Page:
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Music and Movement (one full page reflection) - Essay Example

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“If you can talk, you can sing; if you can walk, you can dance” (Mitchell, 1992, p. 215). To improve the music and movement experiences in the classroom, one…
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Music and Movement (one full page reflection)
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Music and Movement Singing and dancing are the fundamental skills every human being is equipped with, but need practice to be polished. “If you can talk, you can sing; if you can walk, you can dance” (Mitchell, 1992, p. 215). To improve the music and movement experiences in the classroom, one class of music and dance must be included in the daily schedule. To start with, children should be taught how to balance. Teachers should first teach the children balancing their body weight on their toes and palms upon such simple pieces of equipment as carpet squares, rugs or lines on floor. The transition from static to dynamic balance should be gradual. Likewise, the transition from independent balancing to balancing with objects should be staged. Once a child has gained perfection in stationary balance, only then he/she should be made to practice balancing with rubber rings. Finally, practices with unstable equipments should commence. To make the session all the more interesting for the children, songs with good beat must be played. Songs that qualify include but are not limited to Everybody Dance, I’m a Little Tea Pot and Incy Wincy Spider. The child’s skill should be judged by testing his/her balancing on different levels, places and positions.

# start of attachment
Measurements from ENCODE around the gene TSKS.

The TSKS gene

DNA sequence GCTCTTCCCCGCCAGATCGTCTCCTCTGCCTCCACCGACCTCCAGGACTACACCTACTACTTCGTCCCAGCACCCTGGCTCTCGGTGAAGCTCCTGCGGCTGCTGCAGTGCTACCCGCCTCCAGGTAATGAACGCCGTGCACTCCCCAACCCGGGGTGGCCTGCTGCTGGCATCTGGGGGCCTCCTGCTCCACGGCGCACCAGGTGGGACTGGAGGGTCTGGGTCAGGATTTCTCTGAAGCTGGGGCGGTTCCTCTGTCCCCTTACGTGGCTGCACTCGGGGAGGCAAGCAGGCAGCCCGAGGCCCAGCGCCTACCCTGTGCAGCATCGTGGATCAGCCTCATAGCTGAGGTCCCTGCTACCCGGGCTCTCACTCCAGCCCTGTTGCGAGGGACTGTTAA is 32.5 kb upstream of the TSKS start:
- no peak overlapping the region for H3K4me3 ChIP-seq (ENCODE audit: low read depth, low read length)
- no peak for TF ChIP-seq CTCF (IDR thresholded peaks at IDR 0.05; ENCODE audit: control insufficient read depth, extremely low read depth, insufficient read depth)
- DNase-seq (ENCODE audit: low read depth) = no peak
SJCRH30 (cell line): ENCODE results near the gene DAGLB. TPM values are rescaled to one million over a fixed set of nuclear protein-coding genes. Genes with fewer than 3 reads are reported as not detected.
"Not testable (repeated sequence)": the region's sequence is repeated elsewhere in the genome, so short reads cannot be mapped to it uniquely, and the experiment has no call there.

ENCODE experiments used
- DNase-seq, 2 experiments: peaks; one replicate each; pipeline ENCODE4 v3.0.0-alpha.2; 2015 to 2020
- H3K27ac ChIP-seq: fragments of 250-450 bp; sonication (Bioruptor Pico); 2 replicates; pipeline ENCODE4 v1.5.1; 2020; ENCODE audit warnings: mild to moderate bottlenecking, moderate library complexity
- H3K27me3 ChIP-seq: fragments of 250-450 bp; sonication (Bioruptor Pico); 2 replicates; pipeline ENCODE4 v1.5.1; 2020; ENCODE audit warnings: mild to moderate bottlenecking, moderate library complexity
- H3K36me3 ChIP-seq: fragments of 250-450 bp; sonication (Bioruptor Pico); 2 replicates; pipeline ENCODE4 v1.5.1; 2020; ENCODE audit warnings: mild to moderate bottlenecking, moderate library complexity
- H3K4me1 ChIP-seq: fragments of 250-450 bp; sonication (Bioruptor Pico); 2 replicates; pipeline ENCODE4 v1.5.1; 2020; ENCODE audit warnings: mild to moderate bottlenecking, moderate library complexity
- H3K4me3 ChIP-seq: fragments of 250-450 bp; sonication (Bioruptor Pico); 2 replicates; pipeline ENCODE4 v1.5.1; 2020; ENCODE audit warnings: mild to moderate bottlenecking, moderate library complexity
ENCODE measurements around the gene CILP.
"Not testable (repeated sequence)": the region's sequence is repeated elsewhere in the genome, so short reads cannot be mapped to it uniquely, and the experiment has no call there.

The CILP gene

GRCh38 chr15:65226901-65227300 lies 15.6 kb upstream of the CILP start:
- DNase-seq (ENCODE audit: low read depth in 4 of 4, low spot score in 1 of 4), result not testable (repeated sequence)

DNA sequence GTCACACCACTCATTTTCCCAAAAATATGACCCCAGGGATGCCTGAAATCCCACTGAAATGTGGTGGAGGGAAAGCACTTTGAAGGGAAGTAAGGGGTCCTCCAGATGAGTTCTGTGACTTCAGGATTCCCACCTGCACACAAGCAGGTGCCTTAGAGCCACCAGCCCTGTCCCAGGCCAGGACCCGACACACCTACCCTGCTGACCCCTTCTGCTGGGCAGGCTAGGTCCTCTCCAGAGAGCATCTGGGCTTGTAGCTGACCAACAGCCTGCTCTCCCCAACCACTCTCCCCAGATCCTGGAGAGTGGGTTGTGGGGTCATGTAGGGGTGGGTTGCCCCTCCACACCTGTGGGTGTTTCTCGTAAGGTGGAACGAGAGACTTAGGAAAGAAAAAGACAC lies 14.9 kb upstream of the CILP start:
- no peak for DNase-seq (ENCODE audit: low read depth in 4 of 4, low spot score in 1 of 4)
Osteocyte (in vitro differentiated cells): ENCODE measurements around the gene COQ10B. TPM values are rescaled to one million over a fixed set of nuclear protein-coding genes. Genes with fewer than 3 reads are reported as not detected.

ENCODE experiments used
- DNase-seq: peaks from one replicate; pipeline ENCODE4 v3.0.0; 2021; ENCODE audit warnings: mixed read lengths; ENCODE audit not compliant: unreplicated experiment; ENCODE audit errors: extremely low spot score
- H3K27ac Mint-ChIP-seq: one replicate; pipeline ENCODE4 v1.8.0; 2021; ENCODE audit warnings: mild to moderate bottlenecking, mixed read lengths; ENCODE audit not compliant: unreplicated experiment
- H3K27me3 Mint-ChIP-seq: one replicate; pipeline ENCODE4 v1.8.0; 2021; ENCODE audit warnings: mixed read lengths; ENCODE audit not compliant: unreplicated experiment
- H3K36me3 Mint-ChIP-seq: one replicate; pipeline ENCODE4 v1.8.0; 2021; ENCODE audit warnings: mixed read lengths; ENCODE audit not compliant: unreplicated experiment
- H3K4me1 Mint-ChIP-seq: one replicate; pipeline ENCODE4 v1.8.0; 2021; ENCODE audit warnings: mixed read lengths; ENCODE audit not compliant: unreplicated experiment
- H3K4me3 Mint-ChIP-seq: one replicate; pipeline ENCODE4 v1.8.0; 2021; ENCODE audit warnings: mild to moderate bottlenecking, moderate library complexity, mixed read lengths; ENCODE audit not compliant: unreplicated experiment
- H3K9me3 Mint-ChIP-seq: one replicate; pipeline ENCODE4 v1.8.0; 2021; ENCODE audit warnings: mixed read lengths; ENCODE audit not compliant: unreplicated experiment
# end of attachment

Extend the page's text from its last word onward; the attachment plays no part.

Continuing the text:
Music and movement is a wonderful session for the cognitive, social, emotional and physical development of children. This activity “incorporates many basic math skills, including matching and comparing; patterning and sequencing; and counting and addition. When you add moving to the beat, you involve both body and mind” (Church,
2001). Such exercise helps the brain grow. Movement and learning are processes together in the same part of the brain. It increases the flow of blood and oxygenates the brain. This, in turn, enlightens the mood and makes an individual agile and active and enhances his/her social, emotional, physical and cognitive competencies.
References:
Church, E. B. (2001). The math and music in movement. Scholastic Early Childhood
Today. 15: 38-45.
Mitchell, A. (1992). Explorations with young children. Gryphon House. Read More
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